Yikes!!!

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Well . . . here I go!  Apparently, with only two weeks left in Ecuador, I felt the need to take on a challenge that is very likely I may not complete.  Ready to hear about it?  Let’s do it!

This weekend, I am attempting to summit Mount Chimborazo.  What is Chimborazo?  Well, actually, it’s the furthest point on earth from the center of the earth – higher than Mount Everest – and the closest point on earth to the sun.  If you don’t believe me, check this out.

So, here are the details:

  • Friday, June 21: I travel about 45 minutes to stay and sleep at a hostel, Casa Condor, for the afternoon and evening.  This hostel is about 1000 meters higher than Riobamba, at 2700 meters.  This will allow my body to begin to acclimate to a higher altitude in preparation for the hike.
  • Saturday, June 22: In the afternoon, I am picked up by my guide and we make our way toward Chimborazo. Around 5:00pm or so, we eat dinner and then head to the second refuge on Chimborazo, which is at 5000 meters.  We sleep there for about 5 hours (again, so our bodies can acclimate to the altitude) and begin our hike at 11:00pm.  (Yes, you read that correctly – at night.)  The reason we hike at night is because as the snow is warmed by the sun, avalanches are far more likely.  On top of this, any rock held in place by ice will start its gravity-induced downward journey once the sun has melted the cementing ice.  Nights and early mornings are generally clear, and clouds normally come in by midday, which is another reason to climb at night.  Also, the weather tends to be better during full moon . . .  and guess what?  Sunday is a full moon. 🙂
  • Sunday, June 23: We will be hiking from Saturday evening until early Sunday morning – hopefully.  The plan is to summit, but if I have to stop earlier because of altitude sickness, we will do so.  Optimistically, I will be back down from the summit by 10:00am on Sunday morning.  At that time, I get picked up by the guide company and driven back to Riobamba.

So, what can you do for me?  PRAY, PRAY . . . AND PRAY.  I am looking forward to the challenge – because I do like a challenge – and am excited about the possibility of making it all the way to the top.  Yay!  But also, I pray to have peace if I do not make it to the top.  I pray that I do not feel like a failure and can be happy with myself that I at least attempted the journey.  So . . . please pray for our safety, to enjoy both journeys – up and down, to feel peaceful regardless of the outcome, and to revel in the beauty of this majestic mountain.  I will be in touch next week and let you know the outcome.  Thank you in advance for your prayers. 🙂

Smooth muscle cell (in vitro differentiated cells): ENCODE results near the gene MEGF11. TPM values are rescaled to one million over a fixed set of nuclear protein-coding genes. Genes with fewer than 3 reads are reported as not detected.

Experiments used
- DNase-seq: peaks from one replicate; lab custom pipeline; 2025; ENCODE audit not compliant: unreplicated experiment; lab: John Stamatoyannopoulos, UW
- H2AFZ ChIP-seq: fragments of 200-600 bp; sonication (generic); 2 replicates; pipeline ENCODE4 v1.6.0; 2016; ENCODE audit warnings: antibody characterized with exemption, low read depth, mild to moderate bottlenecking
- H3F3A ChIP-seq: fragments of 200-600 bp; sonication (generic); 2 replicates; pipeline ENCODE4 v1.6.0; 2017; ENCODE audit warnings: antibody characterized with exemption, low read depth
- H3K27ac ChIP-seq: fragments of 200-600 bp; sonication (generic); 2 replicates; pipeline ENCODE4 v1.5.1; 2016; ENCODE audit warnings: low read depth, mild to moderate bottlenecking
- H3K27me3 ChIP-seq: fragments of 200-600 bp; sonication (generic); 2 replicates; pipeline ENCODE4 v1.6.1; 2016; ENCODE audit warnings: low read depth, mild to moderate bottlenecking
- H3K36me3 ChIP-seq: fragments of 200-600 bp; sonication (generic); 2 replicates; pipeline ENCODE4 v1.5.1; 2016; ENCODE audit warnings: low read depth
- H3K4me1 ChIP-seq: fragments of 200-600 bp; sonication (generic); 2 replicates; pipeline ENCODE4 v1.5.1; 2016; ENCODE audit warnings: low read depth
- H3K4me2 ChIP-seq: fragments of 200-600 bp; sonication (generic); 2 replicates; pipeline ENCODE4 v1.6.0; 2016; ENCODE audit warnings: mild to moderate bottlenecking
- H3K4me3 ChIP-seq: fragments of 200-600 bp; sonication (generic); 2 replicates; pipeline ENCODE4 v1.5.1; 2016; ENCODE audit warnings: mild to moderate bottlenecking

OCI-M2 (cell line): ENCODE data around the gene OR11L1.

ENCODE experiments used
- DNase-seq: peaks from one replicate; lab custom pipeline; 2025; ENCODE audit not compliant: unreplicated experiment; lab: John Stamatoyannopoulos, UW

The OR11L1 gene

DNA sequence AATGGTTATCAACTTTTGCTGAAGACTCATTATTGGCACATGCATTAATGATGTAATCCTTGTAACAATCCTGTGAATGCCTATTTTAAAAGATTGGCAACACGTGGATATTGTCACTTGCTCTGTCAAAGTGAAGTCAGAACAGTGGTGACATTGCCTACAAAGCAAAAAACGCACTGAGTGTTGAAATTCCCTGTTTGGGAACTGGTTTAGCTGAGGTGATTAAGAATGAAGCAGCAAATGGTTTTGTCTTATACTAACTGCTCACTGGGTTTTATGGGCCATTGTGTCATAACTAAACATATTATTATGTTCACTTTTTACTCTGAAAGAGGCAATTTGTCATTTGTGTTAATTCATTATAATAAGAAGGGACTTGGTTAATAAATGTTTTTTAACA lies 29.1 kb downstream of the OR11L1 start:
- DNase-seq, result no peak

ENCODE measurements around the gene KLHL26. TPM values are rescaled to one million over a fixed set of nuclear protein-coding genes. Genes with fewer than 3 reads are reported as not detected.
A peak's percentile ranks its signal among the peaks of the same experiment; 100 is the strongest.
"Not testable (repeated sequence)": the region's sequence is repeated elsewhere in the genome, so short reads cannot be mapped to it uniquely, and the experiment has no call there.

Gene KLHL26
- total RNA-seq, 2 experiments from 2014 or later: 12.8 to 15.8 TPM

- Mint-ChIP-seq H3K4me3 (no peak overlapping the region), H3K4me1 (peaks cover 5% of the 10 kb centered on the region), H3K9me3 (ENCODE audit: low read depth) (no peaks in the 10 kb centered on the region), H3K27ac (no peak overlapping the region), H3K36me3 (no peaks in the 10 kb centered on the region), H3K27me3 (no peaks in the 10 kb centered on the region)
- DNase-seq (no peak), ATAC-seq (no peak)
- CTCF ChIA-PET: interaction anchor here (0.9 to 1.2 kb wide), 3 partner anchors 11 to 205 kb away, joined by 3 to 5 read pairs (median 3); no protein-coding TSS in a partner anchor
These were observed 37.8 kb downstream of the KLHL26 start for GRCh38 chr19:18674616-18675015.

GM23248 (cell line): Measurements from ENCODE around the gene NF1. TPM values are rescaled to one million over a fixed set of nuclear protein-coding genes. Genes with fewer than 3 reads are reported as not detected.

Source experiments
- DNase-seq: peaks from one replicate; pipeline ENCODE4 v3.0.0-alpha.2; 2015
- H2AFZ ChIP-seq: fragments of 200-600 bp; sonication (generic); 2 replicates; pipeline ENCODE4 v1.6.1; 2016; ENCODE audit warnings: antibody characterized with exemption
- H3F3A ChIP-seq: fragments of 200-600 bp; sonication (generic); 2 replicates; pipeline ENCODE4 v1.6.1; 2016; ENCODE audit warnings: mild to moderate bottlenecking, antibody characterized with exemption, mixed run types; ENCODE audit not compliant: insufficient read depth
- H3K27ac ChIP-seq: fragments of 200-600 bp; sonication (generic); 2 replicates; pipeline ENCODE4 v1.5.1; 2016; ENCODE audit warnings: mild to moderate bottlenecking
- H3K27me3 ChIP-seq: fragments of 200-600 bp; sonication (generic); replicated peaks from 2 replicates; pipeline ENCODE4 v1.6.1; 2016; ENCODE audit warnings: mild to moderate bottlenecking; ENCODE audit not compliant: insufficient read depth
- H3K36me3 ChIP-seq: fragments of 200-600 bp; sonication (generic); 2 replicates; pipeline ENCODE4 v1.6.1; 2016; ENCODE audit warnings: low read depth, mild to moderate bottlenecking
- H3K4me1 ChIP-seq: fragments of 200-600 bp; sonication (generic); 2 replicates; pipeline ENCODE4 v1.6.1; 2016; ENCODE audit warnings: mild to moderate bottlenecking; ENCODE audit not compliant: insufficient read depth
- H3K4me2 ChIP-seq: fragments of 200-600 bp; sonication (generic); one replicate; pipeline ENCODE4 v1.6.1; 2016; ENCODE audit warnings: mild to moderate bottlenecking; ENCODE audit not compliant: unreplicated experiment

Some other volunteers and I "visited" Chimborazo last December.  Little did I know that I'd be attempting to make it to the top several months later.

Some other volunteers and I “visited” Chimborazo last December. Little did I know that I’d be attempting to make it to the top several months later.

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14 responses »

  1. Rachel! Praying for your altitude adjustment AND your safety! Can’t wait to hear about your adventures when you get home!
    xoxoxo
    Mimi

  2. Rachel, good luck on your climb! I’ll be thinking of you this weekend. I can’t wait to hear all about it and see beautiful pictures from the summit!
    Benita

  3. This sounds like so much fun!!! I am jealous. I can’t wait to hear about it and to SEE you! Be safe, friend!- Love, Liz

  4. Your are going to come back a world class adventurer with a host of exciting stories to share with you class. This will be another one of those adventures that you get to share. How exciting!!!

  5. Will pray! I could be jealous–it sounds like a terrific adventure. I’ll especially think of you as I watch the moon turn and shine so full. What an amazing light it will be, a true friend you’ll always celebrate.

    Here’s a worthwhile quote for you from a recent article in the New Yorker about the matchless Swiss Ueli Steck of Everest fame: “A climber’s reputation rests not just on first ascents or flashy routes but on how he conducts himself when things go to pieces. Steck may be renowned as much for his abandoned expeditions as for the flawless ones.”

    I’m all for your summit–if favorable conditions apply. In that case, I’m all for wisdom and discernment . Love you and can’t wait to hear about it.

    • As always Nancy, I love your wisdom. Thank you for your prayers, the quote and your encouragement. I love you very much and look forward to catching up with you when I return to the U.S. 🙂

  6. Love, thoughts, and prayers for you as you take on this challenge! I have faith in you–both that you are going to be successful when you make it, and accepting if “things go to pieces.” I don’t know if that last sentence makes sense, but anyway! Good luck, my friend! ❤

    • Emily . . . thank you for your encouraging email! I will be thinking of you this weekend during my journey as well. I will be in touch next week with the results! 🙂

  7. Wow, way to go! I’m so proud and excited for you, you are going into this with just the right attitude and I so admire your courage in taking on this challenge. Hope it’s an amazing experience, will keep you in my prayers. Love you and miss you!

    • Thank you Rachel. 🙂 I miss you too and wish we could catch up one of these days. Maybe when I get back to the States? So . . . I’m working on a blog post about my hike last night, but just to let you know . . . I didn’t make it to the top. But, it was still a great experience. Thanks for your prayers.

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